When feeling hungry, most people in England will let you know they are starving. This term was used by almost half or more of all respondents across virtually all regions. While the terms hungry and famished resonated with around a quarter of respondents, the popularity of the latter seems to be waning, except in some areas of northern England. Hungry may well grow in popularity across regions but for now, it appears to be largely confined to regions across the south of England.
If you haven't eaten any food for a long time, you're bound to feel...
The regional term clempt is alive and well in the cities of Stoke and Wigan, but is almost exclusively used by those over the age of 25. The same is true of the term clammed, which is used in the West Midlands, particularly around Birmingham. Other local dialect words – clammish and leary – are now only used by a handful of people.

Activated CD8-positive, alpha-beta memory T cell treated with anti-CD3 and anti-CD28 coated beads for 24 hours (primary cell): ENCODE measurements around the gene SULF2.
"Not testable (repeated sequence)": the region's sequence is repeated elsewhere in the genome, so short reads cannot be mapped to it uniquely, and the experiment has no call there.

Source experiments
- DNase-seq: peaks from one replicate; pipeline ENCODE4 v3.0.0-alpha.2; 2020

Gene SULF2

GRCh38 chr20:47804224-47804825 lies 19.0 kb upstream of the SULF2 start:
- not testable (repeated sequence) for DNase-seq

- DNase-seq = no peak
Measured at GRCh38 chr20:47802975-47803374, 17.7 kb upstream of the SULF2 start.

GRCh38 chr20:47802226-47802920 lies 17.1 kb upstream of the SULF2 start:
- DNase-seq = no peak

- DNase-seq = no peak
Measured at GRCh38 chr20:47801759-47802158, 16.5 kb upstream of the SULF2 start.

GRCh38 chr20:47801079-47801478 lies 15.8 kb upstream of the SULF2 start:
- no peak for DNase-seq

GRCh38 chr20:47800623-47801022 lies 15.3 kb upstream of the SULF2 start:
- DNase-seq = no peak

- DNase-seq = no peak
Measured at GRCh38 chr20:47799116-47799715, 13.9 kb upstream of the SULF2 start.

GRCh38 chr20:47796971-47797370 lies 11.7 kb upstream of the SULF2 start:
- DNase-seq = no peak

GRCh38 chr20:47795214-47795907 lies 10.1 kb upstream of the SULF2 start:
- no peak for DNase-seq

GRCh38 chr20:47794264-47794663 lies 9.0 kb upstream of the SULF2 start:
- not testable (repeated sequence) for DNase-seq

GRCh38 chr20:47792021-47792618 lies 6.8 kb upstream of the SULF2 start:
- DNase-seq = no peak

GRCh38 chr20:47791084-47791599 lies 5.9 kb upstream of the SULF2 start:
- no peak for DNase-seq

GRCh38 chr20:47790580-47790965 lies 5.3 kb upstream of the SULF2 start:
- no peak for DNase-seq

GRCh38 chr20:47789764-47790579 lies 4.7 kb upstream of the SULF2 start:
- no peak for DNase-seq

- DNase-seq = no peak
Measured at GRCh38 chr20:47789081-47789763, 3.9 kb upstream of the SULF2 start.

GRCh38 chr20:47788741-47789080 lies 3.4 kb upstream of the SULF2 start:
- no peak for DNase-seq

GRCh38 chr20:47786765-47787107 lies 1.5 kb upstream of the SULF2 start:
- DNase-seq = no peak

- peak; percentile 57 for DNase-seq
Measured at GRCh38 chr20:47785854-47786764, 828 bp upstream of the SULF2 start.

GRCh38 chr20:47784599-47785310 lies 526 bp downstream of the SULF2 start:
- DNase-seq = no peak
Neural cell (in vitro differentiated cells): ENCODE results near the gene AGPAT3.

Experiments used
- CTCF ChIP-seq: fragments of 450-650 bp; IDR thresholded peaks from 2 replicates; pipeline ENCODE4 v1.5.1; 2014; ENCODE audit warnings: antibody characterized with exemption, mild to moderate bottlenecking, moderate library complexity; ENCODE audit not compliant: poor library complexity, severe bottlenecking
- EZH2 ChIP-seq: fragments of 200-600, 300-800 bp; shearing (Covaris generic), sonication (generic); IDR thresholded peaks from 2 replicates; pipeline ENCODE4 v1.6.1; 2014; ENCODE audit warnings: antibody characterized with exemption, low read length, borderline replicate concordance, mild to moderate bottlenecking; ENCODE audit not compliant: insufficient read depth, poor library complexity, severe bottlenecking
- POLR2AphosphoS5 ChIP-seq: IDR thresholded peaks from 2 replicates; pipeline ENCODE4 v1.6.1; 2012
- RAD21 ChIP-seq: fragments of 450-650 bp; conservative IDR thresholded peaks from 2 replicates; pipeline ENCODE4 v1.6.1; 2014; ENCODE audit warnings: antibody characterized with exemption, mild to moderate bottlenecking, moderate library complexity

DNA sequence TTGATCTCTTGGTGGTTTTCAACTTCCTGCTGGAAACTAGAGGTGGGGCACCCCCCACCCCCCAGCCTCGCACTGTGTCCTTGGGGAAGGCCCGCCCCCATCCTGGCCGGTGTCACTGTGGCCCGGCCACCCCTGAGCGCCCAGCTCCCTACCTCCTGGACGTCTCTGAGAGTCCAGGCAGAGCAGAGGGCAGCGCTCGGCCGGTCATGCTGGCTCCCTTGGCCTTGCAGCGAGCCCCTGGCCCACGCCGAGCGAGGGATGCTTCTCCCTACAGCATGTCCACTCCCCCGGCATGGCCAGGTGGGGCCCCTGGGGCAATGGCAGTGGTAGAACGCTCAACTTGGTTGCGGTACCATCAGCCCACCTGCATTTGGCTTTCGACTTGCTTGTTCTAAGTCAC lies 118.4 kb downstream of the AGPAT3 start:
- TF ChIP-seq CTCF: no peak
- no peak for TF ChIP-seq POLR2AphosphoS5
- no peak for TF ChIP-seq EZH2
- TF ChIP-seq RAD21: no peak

The survey also showed that Hank Marvin is used across many parts of the country, despite its Cockney roots, and that hanger is used by every age group. We also discovered that, the earlier you were born, the more likely you are to be peckish, with those under the age of 17 unlikely to be peckish at all.
This bar graph animation shows how the use of these words has changed over time.
Interactive words map
Click this button to view the different responses to this question on a map.
You can tick the boxes on the side to select a word and show the places the word was used by the people who completed The Great Big Dialect Hunt. This map is based on where people grew up, not where they live now.